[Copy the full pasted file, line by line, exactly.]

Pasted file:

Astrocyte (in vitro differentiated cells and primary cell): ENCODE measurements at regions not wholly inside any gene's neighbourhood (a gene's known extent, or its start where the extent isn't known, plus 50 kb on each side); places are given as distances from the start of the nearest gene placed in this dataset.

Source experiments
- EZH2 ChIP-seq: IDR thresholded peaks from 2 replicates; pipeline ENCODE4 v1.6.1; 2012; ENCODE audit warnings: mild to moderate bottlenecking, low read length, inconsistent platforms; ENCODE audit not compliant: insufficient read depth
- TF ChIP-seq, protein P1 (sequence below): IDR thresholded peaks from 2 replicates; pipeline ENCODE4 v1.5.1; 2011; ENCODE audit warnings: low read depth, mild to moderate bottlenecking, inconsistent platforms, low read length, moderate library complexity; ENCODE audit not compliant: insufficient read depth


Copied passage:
Astrocyte (in vitro differentiated cells and primary cell): ENCODE measurements at regions not wholly inside any gene's neighbourhood (a gene's known extent, or its start where the extent isn't known, plus 50 kb on each side); places are given as distances from the start of the nearest gene placed in this dataset.

Source experiments
- EZH2 ChIP-seq: IDR thresholded peaks from 2 replicates; pipeline ENCODE4 v1.6.1; 2012; ENCODE audit warnings: mild to moderate bottlenecking, low read length, inconsistent platforms; ENCODE audit not compliant: insufficient read depth
- TF ChIP-seq, protein P1 (sequence below): IDR thresholded peaks from 2 replicates; pipeline ENCODE4 v1.5.1; 2011; ENCODE audit warnings: low read depth, mild to moderate bottlenecking, inconsistent platforms, low read length, moderate library complexity; ENCODE audit not compliant: insufficient read depth